Health Sciences Center, Room 292
1000 E. University Ave., Dept. 3375
Laramie, WY 82071
Phone: (307) 766-6120
Fax: (307) 766-2953
B.S. Microbiology, University of New Mexico, 1998
B.A. Foreign Languages, University of New Mexico, 1999
M.S. Biomedical Sciences, Colorado State University, 2005
I was a member of the 2001–2002 Larimer County Conservation Corps in Fort Collins, Colorado. We constructed and maintained hiking trails for Larimer County and surrounding areas. We also tutored first graders in reading and math and performed cultural awareness presentations in local schools.
From 2005–2007, I was a member of the U.S. Peace Corps in Tanzania, Africa. I taught freshman, junior, and pre-college level biology at an all-girls boarding school. I was responsible for classroom management, lesson planning, including practical sessions, and preparation of exams. I also worked within the community teaching HIV/AIDS, life skills, and basic health education.
My work deals with the new technologies for decontaminating water. Nanoparticles are being used in many industries due to their small size, but high surface area, giving them enhanced binding capacity. Removal of contaminants from water is a common practice, but often times the treatment causes unintended consequences. Common water contaminants are metals from erosion or mining and colloidal bacteria from humans.
Historically, when we test for metal contamination we look at the amount of each metal ion in water before and after treatment. If the metal ion concentrations fall below the EPA maximum contamination limits (MCL) then the water is considered drinkable. EPA MCL are set by testing one or two contaminants at high concentrations in both in vitro and in vivo models as well as consulting epidemiological data for disease rates in people exposed to those contaminants. This type of testing looks at high level short term exposures but, in reality, we are chronically exposed to mixtures of multiple low level contaminants. Characterization of the toxicity of complex mixtures is difficult due to antagonistic and synergistic reactions between the contaminants.
Removing priority contaminants with nanoparticles has shown promise but it has been criticized because they often remain in the water and their toxicity to humans and then environment is still in question. Another criticism of metal contaminant removal is that after the metal is removed, the bacteria grow better because the metals were inhibiting their growth. Our study researches both of these questions.
Finding a research topic:
After arriving at UW, I attended the Future of Uranium Production conference in July 2011 with my adviser Suzanne Clark, assistant professor of pharmacology. At this conference I was made aware of the continued public concern about the possibility of waste water from in situ leaching contaminating drinking water resources. I was introduced to KJ Reddy, George Duke Humphrey Distinguished Professor in the Department of Ecosystem Science and Management. He was interested in expanding his research of nanoparticles and assessing their effectiveness in a different way.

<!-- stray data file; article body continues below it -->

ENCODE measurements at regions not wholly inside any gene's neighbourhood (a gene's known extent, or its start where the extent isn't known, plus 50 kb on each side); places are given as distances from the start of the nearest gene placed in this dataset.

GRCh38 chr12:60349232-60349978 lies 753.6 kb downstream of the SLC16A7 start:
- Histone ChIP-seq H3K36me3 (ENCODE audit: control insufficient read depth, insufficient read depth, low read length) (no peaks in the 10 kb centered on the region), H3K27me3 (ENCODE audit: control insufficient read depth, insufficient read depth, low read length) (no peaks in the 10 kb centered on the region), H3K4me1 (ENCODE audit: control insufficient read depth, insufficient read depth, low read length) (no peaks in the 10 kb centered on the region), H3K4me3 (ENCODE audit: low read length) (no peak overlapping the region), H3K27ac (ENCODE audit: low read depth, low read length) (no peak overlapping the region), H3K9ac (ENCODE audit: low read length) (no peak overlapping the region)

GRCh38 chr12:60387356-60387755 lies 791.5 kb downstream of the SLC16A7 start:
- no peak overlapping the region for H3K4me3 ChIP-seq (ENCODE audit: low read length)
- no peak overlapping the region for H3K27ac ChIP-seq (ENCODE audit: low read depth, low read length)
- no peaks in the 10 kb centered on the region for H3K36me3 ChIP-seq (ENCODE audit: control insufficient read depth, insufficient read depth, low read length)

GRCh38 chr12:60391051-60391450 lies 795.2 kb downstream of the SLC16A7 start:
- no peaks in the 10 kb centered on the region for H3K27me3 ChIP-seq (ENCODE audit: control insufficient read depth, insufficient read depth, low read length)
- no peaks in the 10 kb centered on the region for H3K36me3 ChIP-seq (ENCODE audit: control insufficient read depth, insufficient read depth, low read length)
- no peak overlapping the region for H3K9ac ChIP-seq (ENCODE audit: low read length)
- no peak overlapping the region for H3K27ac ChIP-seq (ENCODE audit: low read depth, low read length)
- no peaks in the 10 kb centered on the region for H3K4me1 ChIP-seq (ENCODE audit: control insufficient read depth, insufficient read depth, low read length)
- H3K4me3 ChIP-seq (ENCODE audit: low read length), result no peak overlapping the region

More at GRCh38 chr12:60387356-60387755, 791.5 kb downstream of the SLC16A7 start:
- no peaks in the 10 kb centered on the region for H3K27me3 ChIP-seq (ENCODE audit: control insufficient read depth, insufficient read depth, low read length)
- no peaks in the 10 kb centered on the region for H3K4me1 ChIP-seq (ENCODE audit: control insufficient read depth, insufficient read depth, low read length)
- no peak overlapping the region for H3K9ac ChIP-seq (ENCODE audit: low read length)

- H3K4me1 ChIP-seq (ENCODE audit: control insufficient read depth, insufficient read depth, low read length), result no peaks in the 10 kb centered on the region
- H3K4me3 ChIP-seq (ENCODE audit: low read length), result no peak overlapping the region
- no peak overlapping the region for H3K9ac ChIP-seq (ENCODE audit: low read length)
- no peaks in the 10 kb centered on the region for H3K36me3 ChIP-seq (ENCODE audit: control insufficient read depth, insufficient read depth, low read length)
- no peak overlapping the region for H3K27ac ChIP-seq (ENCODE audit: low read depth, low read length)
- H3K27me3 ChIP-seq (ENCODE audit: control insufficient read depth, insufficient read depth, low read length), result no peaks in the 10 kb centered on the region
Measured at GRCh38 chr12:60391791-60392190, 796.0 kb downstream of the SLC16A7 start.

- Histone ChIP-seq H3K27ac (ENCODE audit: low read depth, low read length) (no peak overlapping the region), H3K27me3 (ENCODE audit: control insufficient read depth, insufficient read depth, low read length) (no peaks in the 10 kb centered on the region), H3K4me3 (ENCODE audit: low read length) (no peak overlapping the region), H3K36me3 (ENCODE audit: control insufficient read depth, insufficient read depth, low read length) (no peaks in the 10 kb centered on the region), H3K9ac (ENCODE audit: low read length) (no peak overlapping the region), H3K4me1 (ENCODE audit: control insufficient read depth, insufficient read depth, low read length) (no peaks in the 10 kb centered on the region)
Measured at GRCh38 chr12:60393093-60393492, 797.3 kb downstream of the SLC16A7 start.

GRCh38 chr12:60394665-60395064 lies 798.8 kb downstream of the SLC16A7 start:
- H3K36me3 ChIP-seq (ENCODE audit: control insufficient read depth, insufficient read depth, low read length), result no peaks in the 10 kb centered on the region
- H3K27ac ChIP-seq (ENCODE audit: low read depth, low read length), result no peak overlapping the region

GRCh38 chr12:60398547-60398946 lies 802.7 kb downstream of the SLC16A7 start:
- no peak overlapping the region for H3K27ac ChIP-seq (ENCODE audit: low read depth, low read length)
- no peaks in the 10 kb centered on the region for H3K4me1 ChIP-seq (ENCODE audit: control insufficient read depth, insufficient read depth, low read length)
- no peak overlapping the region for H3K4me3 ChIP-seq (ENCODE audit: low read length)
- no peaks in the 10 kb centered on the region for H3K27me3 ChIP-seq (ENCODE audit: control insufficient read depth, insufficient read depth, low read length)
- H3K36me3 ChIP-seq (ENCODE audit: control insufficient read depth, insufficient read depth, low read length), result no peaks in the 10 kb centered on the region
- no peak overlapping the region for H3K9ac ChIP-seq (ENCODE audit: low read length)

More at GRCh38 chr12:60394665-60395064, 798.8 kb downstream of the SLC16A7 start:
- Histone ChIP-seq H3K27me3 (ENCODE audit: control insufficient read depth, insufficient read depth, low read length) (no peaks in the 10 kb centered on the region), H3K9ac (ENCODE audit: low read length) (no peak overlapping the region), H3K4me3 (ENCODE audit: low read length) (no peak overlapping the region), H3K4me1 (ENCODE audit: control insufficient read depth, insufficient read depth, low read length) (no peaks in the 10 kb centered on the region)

Defining our research question and finding funding:
My committee and I worked on a proposal submitted to the School of Energy Resources to look at applying in vitro toxicological techniques to assess the toxicity of the water decontaminated by nanoparticles. We wanted the research to benefit Wyoming so we looked at applying the nanoparticles to removing priority contaminants from uranium ISL waste water. The goal of this project is to develop a treatment system that can be economically incorporated into the uranium extraction process in order to remove contaminants allowing unrestricted use of water which is now a waste stream.
Research on this project is in progress. Preliminary results are encouraging and were presented at the 12th Annual International Conference on the Biogeochemistry of Trace Elements (ICOBTE) in Athens, Georgia, in June 2013.
I decided to come to UW to do the Biomedical Sciences Ph.D. Program because I wanted to work on an interdisciplinary applied research project. Applied research is designed to answer a specific question aimed at solving a practical problem. Knowledge acquired from applied research has commercial objectives in the form of products, procedures or services. Interdisciplinary research is the wave of the future and has long been recognized as a force pushing research to look at challenges in innovative ways.
Throughout my work experience and volunteering, I realized that people coming from different disciplines bring fresh ideas to any project. Working with chemists and engineers only strengthens your ability to solve complex problems. The Biomedical Sciences Ph.D. Program at UW supports collaborations between different departments and independent thinking in project development.
UW is a small school, but it has amazing opportunities. UW has given me many opportunities for career development that I may not have gotten at a larger school. As a graduate student, I was encouraged to attend an NIH workshop on writing grants as well as participating in a course development seminar designed for faculty where I was awarded a small grant to develop a hybrid class. The UW Biomedical Sciences Department supported my decision to spend half of my next year on science outreach to students with the Science Posse while finishing my research. The BMS program at UW is a unique program which encourages personal and professional development and it was the right program for me.